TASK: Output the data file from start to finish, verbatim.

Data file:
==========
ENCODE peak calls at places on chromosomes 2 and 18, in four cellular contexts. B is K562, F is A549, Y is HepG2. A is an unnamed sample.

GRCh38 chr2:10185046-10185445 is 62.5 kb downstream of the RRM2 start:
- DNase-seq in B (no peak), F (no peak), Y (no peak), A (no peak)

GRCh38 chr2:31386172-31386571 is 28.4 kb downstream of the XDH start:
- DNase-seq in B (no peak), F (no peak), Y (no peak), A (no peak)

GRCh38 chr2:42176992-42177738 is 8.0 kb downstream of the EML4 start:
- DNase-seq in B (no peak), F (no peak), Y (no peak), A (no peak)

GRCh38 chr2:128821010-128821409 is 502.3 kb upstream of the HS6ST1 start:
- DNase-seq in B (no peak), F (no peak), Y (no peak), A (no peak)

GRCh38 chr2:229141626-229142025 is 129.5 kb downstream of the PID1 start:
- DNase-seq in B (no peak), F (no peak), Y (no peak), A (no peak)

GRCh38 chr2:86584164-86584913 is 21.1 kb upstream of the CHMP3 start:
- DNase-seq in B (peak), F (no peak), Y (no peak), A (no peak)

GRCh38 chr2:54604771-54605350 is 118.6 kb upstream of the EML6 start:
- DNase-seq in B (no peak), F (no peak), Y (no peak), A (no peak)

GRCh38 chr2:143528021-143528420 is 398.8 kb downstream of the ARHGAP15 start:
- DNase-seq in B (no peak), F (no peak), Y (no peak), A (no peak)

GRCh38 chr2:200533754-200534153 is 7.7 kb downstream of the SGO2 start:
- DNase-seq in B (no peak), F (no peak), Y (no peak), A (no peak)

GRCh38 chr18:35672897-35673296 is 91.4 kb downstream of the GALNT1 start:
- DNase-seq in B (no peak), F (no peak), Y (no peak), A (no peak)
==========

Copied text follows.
ENCODE peak calls at places on chromosomes 2 and 18, in four cellular contexts. B is K562, F is A549, Y is HepG2. A is an unnamed sample.

GRCh38 chr2:10185046-10185445 is 62.5 kb downstream of the RRM2 start:
- DNase-seq in B (no peak), F (no peak), Y (no peak), A (no peak)

GRCh38 chr2:31386172-31386571 is 28.4 kb downstream of the XDH start:
- DNase-seq in B (no peak), F (no peak), Y (no peak), A (no peak)

GRCh38 chr2:42176992-42177738 is 8.0 kb downstream of the EML4 start:
- DNase-seq in B (no peak), F (no peak), Y (no peak), A (no peak)

GRCh38 chr2:128821010-128821409 is 502.3 kb upstream of the HS6ST1 start:
- DNase-seq in B (no peak), F (no peak), Y (no peak), A (no peak)

GRCh38 chr2:229141626-229142025 is 129.5 kb downstream of the PID1 start:
- DNase-seq in B (no peak), F (no peak), Y (no peak), A (no peak)

GRCh38 chr2:86584164-86584913 is 21.1 kb upstream of the CHMP3 start:
- DNase-seq in B (peak), F (no peak), Y (no peak), A (no peak)

GRCh38 chr2:54604771-54605350 is 118.6 kb upstream of the EML6 start:
- DNase-seq in B (no peak), F (no peak), Y (no peak), A (no peak)

GRCh38 chr2:143528021-143528420 is 398.8 kb downstream of the ARHGAP15 start:
- DNase-seq in B (no peak), F (no peak), Y (no peak), A (no peak)

GRCh38 chr2:200533754-200534153 is 7.7 kb downstream of the SGO2 start:
- DNase-seq in B (no peak), F (no peak), Y (no peak), A (no peak)

GRCh38 chr18:35672897-35673296 is 91.4 kb downstream of the GALNT1 start:
- DNase-seq in B (no peak), F (no peak), Y (no peak), A (no peak)